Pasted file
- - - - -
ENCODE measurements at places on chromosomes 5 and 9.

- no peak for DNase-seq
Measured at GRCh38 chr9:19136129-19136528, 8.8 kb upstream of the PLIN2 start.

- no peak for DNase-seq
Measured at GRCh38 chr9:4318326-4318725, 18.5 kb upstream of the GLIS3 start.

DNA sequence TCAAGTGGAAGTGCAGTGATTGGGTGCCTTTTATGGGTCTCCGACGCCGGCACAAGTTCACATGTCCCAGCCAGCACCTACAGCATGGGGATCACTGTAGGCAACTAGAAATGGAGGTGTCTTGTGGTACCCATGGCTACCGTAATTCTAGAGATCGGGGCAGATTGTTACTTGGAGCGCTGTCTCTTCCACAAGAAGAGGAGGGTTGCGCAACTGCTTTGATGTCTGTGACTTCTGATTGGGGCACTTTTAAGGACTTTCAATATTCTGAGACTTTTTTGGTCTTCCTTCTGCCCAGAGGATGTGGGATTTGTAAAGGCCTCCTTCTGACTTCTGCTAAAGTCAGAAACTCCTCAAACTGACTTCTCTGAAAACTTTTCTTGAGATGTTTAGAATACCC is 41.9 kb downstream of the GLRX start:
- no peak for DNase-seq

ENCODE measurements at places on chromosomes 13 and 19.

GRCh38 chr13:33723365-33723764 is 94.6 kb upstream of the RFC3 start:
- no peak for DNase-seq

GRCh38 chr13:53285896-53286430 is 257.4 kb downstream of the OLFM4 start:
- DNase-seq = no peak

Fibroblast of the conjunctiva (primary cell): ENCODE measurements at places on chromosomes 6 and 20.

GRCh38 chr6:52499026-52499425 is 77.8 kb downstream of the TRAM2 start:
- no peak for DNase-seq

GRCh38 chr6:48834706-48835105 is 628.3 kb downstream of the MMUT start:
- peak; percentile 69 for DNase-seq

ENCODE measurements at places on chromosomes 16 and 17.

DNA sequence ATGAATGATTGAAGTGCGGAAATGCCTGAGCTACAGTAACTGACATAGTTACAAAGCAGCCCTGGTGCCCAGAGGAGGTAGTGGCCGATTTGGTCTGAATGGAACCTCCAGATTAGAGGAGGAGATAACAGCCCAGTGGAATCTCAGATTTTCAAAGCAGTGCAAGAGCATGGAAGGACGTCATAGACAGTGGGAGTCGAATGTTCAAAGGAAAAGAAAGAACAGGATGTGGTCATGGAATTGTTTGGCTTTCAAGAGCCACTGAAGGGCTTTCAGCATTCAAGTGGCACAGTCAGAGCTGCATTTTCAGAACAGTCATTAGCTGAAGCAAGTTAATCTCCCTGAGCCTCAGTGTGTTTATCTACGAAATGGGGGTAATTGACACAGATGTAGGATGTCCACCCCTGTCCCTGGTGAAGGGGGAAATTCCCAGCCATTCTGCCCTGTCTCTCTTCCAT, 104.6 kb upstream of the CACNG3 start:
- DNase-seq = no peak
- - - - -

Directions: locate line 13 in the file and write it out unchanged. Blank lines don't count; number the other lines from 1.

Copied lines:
Fibroblast of the conjunctiva (primary cell): ENCODE measurements at places on chromosomes 6 and 20.